Staff Publications

Staff Publications

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    'Staff publications' is the digital repository of Wageningen University & Research

    'Staff publications' contains references to publications authored by Wageningen University staff from 1976 onward.

    Publications authored by the staff of the Research Institutes are available from 1995 onwards.

    Full text documents are added when available. The database is updated daily and currently holds about 240,000 items, of which 72,000 in open access.

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Record number 539521
Title Unravelling the causes of tidal asymmetry in deltas
Author(s) Zhang, Wei; Cao, Yu; Zhu, Yuliang; Zheng, Jinhai; Ji, Xiaomei; Xu, Yanwen; Wu, Yao; Hoitink, A.J.F.
Source Journal of Hydrology 564 (2018). - ISSN 0022-1694 - p. 588 - 604.
DOI https://doi.org/10.1016/j.jhydrol.2018.07.023
Department(s) Hydrology and Quantitative Water Management
WIMEK
Publication type Refereed Article in a scientific journal
Publication year 2018
Keyword(s) Deltas - Nonstationary tides - River flow - Tidal asymmetry
Abstract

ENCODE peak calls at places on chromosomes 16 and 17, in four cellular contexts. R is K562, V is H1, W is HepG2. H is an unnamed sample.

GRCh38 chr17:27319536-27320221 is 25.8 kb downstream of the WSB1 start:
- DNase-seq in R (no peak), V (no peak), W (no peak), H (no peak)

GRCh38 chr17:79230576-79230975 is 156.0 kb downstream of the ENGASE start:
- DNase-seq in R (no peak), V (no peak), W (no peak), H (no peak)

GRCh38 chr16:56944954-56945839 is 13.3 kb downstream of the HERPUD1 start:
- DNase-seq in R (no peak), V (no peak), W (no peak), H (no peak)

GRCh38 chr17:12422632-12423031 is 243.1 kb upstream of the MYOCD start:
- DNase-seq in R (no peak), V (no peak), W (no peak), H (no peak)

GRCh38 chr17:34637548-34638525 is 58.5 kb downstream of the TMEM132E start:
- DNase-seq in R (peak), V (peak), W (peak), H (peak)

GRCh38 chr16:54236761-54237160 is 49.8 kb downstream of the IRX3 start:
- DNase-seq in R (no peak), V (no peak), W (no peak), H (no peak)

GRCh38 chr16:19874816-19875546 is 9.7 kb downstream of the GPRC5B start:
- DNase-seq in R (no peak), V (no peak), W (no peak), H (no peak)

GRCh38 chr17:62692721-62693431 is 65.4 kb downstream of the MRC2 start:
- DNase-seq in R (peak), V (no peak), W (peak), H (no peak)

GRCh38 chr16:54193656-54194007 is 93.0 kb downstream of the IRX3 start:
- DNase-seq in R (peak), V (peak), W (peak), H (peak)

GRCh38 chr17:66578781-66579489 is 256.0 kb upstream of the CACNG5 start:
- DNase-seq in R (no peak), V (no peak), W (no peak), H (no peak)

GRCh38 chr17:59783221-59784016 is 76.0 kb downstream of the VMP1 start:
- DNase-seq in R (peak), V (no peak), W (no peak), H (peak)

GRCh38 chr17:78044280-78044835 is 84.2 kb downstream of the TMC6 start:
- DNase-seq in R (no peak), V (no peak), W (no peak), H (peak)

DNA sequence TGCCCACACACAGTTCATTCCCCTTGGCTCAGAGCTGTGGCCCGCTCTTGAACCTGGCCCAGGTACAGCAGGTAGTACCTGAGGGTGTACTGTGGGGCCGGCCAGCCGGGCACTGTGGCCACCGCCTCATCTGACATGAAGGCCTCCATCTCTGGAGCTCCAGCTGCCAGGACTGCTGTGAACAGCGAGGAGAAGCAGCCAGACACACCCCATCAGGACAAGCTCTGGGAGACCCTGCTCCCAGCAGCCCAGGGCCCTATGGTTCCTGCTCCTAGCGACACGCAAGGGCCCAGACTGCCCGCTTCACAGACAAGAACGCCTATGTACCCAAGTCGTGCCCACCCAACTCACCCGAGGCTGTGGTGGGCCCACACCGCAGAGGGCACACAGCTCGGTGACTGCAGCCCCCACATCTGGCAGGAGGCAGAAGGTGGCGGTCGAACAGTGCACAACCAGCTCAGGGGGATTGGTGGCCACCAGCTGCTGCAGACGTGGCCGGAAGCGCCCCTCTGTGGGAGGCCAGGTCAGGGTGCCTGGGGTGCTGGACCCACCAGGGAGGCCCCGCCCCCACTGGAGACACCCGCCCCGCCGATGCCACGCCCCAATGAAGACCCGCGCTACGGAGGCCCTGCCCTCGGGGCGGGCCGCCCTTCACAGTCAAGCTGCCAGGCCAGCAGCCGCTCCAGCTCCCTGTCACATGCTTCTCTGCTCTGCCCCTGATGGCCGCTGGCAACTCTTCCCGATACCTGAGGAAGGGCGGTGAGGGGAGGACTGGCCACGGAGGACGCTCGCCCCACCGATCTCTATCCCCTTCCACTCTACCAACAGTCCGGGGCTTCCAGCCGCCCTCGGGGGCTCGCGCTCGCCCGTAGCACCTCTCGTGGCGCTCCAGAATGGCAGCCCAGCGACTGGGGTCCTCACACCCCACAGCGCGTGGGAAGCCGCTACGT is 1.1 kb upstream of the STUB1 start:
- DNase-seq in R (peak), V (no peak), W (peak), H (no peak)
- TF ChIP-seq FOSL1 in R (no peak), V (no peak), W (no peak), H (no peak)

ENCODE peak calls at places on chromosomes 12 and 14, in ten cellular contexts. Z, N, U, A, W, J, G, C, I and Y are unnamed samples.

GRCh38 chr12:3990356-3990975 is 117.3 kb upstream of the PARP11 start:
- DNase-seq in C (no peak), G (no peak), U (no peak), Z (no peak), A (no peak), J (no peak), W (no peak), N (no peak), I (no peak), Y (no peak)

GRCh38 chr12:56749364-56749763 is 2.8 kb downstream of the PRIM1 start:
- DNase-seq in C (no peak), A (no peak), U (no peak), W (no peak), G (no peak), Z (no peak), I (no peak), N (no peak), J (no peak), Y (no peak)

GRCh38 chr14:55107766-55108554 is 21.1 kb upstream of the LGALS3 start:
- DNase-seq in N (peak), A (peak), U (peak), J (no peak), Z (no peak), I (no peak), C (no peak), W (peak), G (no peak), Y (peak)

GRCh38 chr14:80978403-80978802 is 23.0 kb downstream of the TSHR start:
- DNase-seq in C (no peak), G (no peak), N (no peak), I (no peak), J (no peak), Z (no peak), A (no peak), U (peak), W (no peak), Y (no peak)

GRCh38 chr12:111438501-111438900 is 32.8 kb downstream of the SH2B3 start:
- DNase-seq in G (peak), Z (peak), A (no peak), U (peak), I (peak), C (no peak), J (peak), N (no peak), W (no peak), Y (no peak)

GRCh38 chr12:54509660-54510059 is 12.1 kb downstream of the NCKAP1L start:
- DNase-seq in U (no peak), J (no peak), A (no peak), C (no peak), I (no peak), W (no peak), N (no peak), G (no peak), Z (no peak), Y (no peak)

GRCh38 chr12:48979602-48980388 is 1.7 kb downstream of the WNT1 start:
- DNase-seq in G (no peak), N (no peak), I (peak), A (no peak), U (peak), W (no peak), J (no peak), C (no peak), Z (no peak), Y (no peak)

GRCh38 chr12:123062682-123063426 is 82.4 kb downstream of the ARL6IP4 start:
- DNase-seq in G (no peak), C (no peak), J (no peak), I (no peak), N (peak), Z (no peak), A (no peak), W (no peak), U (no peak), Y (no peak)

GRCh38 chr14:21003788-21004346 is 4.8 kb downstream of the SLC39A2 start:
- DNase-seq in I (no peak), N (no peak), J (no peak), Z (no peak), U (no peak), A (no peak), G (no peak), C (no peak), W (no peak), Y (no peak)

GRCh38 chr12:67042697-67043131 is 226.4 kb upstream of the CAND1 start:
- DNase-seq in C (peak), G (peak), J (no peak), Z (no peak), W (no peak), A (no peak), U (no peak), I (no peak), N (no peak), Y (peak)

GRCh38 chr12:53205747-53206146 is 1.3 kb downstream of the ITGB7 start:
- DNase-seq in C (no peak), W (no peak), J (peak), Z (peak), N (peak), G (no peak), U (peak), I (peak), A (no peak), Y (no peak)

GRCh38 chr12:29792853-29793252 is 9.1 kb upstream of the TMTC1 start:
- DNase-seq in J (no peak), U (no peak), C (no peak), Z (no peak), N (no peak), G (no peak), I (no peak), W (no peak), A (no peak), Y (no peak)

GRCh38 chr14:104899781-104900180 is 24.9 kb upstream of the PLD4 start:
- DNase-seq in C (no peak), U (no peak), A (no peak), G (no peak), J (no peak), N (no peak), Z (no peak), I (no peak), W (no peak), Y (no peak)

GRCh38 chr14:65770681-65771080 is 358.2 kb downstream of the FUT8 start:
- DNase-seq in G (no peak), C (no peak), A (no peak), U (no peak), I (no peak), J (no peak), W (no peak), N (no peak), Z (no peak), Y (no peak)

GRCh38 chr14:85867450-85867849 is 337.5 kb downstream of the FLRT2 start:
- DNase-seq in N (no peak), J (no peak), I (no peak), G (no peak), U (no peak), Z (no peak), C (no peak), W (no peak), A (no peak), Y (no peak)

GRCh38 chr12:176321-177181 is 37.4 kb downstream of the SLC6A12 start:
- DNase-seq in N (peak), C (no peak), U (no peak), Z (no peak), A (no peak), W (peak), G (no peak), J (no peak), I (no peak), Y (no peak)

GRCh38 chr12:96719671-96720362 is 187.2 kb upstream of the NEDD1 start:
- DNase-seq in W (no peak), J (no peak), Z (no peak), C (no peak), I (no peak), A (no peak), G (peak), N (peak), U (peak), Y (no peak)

Tidal asymmetry in deltas is caused by both the intrinsic asymmetry, resulting from the combination of astronomical tides, and by nonlinear tidal interactions that occur in shallow water. The relative importance of these sources of tidal asymmetry in delta channel networks have remained poorly studied, partly due to the limitations of classical harmonic analysis (HA) in hindcasting nonstationary tides. The Pearl River Delta (PRD) is a multichannel system with rapidly changing bathymetry, subject to severe human interventions. This work applies a nonstationary harmonic model (NS_TIDE) to hydrological data from 15 stations in the PRD spanning the period 1961–2012. The spatiotemporal variation of multiple sources of tidal asymmetry is quantified by a skewness metric, revealing how similar or dissimilar the development of alternative sources of tidal asymmetry develop in the delta subject to study. A relative sensitivity coefficient (RSC) is introduced to decompose the contribution of tidal amplitude variations to multiple tidal asymmetries. Analytical results show the development of tides becoming gradually more asymmetric as they propagate into delta channel networks, and how this depends on the river flow. Variation in the orientation of tidal asymmetries induced by different combinations of tidal constituents leads to a complex pattern of the overall tidal asymmetry in the PRD. Our results show that tidal asymmetry in deltas can be significantly dependent on the river flow.

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